The Cuban flag is displayed during pre-game anthems at exhibition game between members of one of Cuba's most famous baseball teams, Industriale, in Ft. Lauderdale, Florida.

The Cuban flag is displayed during pre-game anthems at an exhibition game between members of one of Cuba's most famous baseball teams, Industriale, in Fort Lauderdale, Florida.

Credit:

Andrew Innerarity/Reuters

Cuba is a gold mine for baseball players. Some lucky ballplayers, like Yasiel Puig or Yoenis Cespedes, escape the island and end up making millions in the major leagues. But it remains difficult for players to play outside Cuba, especially knowing they typically can never return.

That's the case for Hassan Pena. He's a journeyman pitcher who has bounced from one minor league team to another. He plays in Venezuela during the winter, and that's where Alfredo Villasmil, a senior baseball writer for Venezuela's Ultimas Noticias newspaper, broke the news to Pena about the US-Cuba deal.

"I talked to him and said, 'Hassan, what do you think about Cuba and the United States setting up a new relationship?'" Villasmil says, "He didn't want to cry, but he said, 'Are you serious?' I said, 'Yes.' And he started to shed tears of joy and said, 'That is wonderful for us.'"

Pena has been away from his family for 10 years, and he's excited about the possibility of visiting them soon.

The American embargo has certainly had an impact on Cuba, but Villasmil says it also affected Venezuela and other Latin American countries. With Cuban talent mostly off the market, other countries were able to move in. "[The] Dominican Republic and Venezuela have been the main producer of talent. They fill the gap left by Cuba," he says.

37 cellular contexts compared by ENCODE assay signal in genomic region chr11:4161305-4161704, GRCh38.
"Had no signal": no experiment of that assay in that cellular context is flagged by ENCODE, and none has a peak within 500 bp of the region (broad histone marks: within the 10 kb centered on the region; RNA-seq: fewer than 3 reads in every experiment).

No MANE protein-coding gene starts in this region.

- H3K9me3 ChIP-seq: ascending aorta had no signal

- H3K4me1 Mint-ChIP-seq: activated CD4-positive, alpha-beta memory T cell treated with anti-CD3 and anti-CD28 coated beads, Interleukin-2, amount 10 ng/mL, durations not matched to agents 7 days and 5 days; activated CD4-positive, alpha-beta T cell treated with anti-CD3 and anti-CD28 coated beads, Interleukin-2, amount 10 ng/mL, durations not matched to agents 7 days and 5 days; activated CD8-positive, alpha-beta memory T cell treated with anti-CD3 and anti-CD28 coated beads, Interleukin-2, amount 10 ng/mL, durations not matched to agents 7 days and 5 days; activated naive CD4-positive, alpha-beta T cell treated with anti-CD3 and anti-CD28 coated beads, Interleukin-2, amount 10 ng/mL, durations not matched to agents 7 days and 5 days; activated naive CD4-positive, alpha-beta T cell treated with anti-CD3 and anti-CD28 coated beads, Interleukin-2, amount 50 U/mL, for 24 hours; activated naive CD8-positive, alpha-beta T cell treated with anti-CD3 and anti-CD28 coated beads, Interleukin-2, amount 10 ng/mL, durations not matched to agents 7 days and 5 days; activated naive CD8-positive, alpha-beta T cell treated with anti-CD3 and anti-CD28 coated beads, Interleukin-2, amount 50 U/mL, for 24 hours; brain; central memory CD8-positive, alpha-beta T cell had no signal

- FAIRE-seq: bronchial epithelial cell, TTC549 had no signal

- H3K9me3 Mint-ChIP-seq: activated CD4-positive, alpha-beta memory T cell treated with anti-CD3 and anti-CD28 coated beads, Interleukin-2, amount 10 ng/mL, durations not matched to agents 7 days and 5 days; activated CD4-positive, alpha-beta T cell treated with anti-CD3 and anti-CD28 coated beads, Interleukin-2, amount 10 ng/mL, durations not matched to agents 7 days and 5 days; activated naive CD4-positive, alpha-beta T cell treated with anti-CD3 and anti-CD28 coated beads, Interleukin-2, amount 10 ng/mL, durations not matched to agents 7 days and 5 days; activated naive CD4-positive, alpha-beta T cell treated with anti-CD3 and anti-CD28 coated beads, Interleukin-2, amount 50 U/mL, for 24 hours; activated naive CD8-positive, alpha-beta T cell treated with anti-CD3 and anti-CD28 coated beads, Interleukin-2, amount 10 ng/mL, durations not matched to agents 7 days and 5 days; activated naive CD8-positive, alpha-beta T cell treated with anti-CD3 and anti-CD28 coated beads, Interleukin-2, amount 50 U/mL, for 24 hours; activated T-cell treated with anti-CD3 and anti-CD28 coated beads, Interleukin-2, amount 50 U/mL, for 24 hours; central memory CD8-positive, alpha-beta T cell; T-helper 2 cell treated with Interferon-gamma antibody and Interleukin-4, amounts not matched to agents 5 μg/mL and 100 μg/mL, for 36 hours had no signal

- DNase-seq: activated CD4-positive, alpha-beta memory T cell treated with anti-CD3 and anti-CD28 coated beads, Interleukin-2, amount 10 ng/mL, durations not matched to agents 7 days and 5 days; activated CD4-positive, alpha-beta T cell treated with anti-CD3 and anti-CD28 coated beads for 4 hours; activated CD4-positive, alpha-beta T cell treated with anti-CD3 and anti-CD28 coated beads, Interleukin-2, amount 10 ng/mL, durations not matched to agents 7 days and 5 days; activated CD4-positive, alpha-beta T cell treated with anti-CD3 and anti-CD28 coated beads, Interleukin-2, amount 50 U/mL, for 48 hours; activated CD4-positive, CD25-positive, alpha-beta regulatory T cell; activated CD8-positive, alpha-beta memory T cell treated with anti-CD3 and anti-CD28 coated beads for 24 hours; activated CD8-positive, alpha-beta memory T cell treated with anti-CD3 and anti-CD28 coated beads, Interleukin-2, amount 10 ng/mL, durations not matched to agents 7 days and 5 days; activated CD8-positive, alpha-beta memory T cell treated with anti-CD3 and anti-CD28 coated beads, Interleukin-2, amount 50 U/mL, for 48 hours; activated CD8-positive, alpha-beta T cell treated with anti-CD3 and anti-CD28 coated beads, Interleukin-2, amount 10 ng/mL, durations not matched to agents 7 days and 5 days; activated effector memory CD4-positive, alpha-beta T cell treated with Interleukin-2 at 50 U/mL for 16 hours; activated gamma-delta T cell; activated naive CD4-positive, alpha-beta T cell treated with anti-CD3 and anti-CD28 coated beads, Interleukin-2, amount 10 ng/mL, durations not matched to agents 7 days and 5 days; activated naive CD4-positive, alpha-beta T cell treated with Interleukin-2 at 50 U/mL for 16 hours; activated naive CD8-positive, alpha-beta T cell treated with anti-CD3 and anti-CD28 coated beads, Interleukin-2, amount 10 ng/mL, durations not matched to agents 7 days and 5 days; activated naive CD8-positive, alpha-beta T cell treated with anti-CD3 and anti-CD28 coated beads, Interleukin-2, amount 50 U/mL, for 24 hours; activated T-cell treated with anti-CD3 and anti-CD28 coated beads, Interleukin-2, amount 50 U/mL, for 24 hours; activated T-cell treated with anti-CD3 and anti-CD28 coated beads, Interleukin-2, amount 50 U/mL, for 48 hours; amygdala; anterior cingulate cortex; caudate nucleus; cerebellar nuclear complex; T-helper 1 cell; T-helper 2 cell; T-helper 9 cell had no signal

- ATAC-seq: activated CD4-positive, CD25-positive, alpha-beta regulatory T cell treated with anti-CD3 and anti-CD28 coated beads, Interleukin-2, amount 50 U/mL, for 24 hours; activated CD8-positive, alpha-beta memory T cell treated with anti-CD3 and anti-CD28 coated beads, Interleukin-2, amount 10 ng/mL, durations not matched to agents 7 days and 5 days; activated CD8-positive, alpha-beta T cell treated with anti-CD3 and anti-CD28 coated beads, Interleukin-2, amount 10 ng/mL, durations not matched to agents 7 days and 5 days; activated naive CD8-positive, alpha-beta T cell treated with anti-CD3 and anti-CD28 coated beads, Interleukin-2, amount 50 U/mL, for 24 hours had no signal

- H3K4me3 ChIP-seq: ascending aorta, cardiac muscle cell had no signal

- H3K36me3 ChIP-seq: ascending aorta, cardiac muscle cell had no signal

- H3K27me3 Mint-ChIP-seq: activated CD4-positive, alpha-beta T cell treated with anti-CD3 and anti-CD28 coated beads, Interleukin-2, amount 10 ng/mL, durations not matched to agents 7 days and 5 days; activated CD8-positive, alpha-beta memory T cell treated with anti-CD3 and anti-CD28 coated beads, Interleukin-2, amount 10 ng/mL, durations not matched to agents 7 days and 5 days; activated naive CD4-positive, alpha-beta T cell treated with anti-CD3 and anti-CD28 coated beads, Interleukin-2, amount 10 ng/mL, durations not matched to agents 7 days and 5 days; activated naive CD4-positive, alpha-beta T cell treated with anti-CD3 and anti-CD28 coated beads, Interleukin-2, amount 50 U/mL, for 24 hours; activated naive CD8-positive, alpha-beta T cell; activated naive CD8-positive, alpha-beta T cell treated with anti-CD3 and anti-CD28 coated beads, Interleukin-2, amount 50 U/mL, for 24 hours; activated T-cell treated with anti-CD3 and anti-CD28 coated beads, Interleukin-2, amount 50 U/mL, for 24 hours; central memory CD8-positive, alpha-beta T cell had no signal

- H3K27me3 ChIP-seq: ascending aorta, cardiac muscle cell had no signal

Villasmil is quick to say that Cuba remains a goldmine of talent; there are plenty of quality players still coming up through the ranks on the island. What he really wants to see is the embargo lifted and the athletes given an opportunity to play in the big leagues.

That opportunity will surely change the way the game is played and run in Cuba, but Villasmil also doesn't think there will be a huge, sudden outflow of talent. Cuba's local championship is still important to the country.

But as a fan — and Villasmil is definitely a fan of the sport — he thinks lifting the embargo is a good thing. It will open up the baseball world for the players, he says, and open up the world to Cuban baseball. 

"Cuba is a baseball country," Villasmil says. "Cuba is one of the first countries in Latin America where baseball was played outside of the United States. So for me it's going to be fantastic."

Villasmil says has never been to Cuba, but now he might finally have that chance, and it's one he'd love to take. "Cuban baseball is fantastic," he says. "They play baseball very beautifully. I like it."

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